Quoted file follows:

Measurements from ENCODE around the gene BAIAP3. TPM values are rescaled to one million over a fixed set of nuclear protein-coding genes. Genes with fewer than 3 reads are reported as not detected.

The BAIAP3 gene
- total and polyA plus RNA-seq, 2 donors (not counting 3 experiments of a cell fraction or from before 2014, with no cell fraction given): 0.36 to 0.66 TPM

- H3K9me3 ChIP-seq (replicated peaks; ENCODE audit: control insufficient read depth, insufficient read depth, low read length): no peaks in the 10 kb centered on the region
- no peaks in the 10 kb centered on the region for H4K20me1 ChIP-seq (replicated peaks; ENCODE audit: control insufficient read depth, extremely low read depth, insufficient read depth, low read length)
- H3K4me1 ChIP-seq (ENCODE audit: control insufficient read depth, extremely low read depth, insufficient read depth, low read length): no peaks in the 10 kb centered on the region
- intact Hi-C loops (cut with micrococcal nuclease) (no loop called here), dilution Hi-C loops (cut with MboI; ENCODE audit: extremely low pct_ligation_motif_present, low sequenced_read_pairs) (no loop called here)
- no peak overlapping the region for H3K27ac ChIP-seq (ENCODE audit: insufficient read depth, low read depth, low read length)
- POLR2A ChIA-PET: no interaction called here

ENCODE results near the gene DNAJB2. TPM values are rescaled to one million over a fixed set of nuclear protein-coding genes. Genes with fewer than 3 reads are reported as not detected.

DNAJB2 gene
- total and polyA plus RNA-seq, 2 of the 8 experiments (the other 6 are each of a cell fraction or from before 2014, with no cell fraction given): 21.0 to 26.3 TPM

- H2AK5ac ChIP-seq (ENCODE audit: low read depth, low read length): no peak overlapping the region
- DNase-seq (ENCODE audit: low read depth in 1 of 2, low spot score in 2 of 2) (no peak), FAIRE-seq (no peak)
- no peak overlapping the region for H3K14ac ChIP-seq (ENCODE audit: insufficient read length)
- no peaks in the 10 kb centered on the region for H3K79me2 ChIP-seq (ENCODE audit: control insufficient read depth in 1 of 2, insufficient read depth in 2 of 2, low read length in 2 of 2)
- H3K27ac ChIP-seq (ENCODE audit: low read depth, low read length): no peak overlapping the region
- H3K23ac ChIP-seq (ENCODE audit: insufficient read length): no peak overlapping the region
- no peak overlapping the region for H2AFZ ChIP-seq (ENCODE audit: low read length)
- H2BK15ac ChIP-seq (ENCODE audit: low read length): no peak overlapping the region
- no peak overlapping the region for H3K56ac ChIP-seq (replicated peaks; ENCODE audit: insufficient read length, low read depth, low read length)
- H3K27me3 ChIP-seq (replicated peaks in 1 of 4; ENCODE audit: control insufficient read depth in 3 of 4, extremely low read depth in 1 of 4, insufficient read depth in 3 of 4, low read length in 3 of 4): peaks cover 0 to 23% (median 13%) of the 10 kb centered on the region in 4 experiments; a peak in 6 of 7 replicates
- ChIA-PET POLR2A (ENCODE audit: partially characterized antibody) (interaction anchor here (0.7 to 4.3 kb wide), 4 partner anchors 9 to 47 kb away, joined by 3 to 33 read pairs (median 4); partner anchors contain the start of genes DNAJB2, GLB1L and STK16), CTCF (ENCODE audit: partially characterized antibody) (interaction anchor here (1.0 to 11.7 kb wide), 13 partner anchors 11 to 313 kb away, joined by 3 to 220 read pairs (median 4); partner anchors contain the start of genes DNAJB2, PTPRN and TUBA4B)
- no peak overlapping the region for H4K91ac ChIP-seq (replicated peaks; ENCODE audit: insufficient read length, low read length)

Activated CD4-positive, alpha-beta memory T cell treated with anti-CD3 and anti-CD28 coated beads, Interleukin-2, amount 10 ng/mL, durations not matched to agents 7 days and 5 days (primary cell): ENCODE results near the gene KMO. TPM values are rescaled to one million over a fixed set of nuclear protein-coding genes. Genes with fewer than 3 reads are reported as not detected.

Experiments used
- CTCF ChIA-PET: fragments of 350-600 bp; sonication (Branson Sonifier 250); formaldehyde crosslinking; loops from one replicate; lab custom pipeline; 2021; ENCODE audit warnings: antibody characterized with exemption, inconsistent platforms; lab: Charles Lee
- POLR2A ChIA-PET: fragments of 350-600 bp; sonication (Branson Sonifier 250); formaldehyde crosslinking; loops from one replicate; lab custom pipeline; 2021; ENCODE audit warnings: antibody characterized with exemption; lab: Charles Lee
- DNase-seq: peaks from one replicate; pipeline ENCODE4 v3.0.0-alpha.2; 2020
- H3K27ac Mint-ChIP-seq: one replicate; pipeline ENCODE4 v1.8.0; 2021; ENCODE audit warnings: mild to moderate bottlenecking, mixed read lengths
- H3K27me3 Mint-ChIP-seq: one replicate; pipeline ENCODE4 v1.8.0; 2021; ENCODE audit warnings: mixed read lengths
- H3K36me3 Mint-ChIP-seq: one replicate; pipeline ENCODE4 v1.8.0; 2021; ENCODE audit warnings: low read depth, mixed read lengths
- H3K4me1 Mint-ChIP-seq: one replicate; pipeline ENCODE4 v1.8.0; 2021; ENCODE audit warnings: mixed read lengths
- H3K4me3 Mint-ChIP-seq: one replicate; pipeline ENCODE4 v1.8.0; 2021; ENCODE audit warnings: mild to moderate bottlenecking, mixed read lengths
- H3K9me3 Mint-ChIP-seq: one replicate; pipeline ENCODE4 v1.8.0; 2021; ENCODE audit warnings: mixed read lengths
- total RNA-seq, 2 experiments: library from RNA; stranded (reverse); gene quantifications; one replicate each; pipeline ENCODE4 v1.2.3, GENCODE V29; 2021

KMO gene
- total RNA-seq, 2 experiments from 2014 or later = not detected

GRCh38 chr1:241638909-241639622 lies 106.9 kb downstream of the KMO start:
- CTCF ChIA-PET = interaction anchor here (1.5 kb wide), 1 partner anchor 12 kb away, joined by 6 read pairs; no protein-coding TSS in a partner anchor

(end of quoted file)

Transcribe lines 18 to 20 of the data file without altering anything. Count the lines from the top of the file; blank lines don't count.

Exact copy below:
- H3K23ac ChIP-seq (ENCODE audit: insufficient read length): no peak overlapping the region
- no peak overlapping the region for H2AFZ ChIP-seq (ENCODE audit: low read length)
- H2BK15ac ChIP-seq (ENCODE audit: low read length): no peak overlapping the region